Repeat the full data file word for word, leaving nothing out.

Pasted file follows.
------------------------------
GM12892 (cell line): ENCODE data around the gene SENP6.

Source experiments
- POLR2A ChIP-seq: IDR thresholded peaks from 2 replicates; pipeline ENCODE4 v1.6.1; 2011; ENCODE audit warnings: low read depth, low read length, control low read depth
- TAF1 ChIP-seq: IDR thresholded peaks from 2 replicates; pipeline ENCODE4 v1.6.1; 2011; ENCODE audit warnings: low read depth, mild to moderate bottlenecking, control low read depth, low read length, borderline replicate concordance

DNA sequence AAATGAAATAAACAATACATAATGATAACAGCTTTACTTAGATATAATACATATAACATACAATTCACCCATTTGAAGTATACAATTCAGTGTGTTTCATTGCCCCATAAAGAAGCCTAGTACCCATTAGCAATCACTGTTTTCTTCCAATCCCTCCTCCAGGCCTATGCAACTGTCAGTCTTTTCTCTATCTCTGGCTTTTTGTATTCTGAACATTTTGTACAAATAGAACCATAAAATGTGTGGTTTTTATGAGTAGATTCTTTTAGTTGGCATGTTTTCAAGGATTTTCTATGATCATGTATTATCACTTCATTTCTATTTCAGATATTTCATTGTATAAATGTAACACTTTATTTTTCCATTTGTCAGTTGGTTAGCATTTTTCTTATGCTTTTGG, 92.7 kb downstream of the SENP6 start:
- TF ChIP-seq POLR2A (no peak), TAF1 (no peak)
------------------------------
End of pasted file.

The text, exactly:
GM12892 (cell line): ENCODE data around the gene SENP6.

Source experiments
- POLR2A ChIP-seq: IDR thresholded peaks from 2 replicates; pipeline ENCODE4 v1.6.1; 2011; ENCODE audit warnings: low read depth, low read length, control low read depth
- TAF1 ChIP-seq: IDR thresholded peaks from 2 replicates; pipeline ENCODE4 v1.6.1; 2011; ENCODE audit warnings: low read depth, mild to moderate bottlenecking, control low read depth, low read length, borderline replicate concordance

DNA sequence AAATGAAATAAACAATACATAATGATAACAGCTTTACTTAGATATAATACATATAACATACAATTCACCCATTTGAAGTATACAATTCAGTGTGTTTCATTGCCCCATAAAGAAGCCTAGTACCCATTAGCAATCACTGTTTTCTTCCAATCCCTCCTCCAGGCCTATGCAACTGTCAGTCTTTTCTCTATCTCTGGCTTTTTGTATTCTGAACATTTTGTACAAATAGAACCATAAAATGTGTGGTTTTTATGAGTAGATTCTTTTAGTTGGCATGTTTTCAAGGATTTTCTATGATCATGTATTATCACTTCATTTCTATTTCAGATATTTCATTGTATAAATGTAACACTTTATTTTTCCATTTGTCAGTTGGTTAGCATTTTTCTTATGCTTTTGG, 92.7 kb downstream of the SENP6 start:
- TF ChIP-seq POLR2A (no peak), TAF1 (no peak)